About Elizabeth Corr
Elizabeth Corr collaborates with artists, writers, museums, and cultural institutions to heighten public awareness of and interest in environmental issues facing communities. Her work curating public art exhibitions and programming has created an innovative platform for thoughtful and sustained collaboration between art and environmental leaders. She launched NRDC’s Artist-in-Residence program and has been expanding support for NRDC’s art and climate-related projects from such organizations as the Robert Rauschenberg Foundation, the Public Concern Foundation, and the Pulitzer Foundation for the Arts. Corr also leads key initiatives for NRDC’s Rewrite the Future program, which aims to help Hollywood tell more nuanced and varied stories about the climate crisis. A nominee for the inaugural Pritzker Emerging Environmental Genius Award, her work has been featured in publications such as The New Yorker, Earther, and PRI. She is based in NRDC’s Chicago office.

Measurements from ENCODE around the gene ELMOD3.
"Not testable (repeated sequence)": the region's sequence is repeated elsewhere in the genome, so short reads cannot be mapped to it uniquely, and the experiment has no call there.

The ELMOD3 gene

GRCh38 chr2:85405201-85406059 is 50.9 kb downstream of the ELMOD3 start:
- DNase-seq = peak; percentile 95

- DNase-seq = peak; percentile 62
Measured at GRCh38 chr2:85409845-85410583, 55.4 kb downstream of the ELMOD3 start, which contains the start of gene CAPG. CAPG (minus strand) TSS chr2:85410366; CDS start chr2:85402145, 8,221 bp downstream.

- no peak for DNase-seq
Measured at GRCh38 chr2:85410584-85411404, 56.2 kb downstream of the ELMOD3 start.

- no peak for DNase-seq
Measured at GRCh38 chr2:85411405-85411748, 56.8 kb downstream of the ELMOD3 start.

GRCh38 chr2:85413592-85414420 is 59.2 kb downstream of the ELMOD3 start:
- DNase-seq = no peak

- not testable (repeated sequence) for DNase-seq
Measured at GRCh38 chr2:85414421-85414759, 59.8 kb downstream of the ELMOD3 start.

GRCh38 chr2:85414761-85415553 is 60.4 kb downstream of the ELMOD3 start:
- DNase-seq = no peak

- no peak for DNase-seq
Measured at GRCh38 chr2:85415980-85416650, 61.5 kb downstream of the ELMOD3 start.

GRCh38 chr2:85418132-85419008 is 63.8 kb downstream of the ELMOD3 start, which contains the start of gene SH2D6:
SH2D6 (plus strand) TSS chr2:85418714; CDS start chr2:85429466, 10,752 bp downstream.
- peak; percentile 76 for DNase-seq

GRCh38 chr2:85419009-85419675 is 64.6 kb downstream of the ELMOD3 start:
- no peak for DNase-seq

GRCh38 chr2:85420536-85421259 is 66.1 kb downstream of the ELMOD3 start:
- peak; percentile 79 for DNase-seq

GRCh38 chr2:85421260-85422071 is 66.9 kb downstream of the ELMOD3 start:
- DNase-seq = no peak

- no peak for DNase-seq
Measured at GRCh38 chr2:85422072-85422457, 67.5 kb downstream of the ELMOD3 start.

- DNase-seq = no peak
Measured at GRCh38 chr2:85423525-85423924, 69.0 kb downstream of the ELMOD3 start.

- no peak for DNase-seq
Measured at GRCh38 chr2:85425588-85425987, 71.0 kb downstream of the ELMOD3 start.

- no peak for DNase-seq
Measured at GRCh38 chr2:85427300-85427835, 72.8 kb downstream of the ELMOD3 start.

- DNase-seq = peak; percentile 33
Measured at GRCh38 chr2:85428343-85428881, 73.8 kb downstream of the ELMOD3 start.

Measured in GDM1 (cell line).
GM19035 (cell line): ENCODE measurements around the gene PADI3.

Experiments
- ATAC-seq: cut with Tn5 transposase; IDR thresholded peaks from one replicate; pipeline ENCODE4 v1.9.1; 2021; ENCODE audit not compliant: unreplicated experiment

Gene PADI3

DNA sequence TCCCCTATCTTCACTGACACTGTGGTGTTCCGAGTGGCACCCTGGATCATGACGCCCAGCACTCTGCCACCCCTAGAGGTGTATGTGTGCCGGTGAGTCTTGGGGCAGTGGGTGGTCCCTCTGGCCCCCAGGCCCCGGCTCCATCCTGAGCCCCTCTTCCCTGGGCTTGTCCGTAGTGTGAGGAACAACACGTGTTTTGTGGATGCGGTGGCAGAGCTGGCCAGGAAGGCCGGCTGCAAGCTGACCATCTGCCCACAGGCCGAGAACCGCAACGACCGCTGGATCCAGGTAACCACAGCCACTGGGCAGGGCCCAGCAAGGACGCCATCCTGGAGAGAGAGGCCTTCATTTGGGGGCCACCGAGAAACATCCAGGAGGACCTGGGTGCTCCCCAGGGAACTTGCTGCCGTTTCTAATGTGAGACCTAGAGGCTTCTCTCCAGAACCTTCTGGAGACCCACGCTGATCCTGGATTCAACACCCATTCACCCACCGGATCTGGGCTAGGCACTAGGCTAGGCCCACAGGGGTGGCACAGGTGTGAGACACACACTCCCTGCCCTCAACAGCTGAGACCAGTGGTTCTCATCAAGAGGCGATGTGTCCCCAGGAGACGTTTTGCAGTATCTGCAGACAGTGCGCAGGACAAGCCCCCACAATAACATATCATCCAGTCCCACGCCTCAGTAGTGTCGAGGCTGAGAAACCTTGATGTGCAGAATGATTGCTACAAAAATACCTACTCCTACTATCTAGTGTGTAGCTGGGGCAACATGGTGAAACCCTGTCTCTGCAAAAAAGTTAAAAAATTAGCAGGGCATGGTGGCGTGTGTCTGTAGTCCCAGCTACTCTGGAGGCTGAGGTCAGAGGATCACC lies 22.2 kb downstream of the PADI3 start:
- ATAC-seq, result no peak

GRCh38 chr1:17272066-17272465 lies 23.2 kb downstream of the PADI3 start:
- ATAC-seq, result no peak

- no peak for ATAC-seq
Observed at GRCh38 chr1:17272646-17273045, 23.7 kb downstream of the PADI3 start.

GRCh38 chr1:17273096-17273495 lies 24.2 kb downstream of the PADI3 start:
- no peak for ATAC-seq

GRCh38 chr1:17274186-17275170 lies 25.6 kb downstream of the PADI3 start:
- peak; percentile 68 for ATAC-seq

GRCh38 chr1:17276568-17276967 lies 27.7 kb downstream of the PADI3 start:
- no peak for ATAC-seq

About Lily Kwong
Lily Kwong is a next-generation landscape artist with roots in the urban planning and art worlds whose mission is to reconnect people to nature. Lily specializes in creating transformative environments that combine horticulture, design, education, and visual arts to create cultural experiences that harmonize people with their environment. She earned her degree in Urban Studies from Columbia University and is an important voice in the growing sustainable movement.

Lily was named by The New York Times as one of the '9 Young New Yorkers Poised for Creative Greatness' and inducted into Forbes’s '30 Under 30: 2018' in the Art & Style category. She served as Landscape Editor for Cultured Magazine and was a member of the NEW INC program, the New Museum’s incubator. Studio Lily Kwong's botanical art installations have been featured on The High Line, Grand Central's iconic Vanderbilt Hall, the Whitney Museum shops, and more. 

About Modern Biology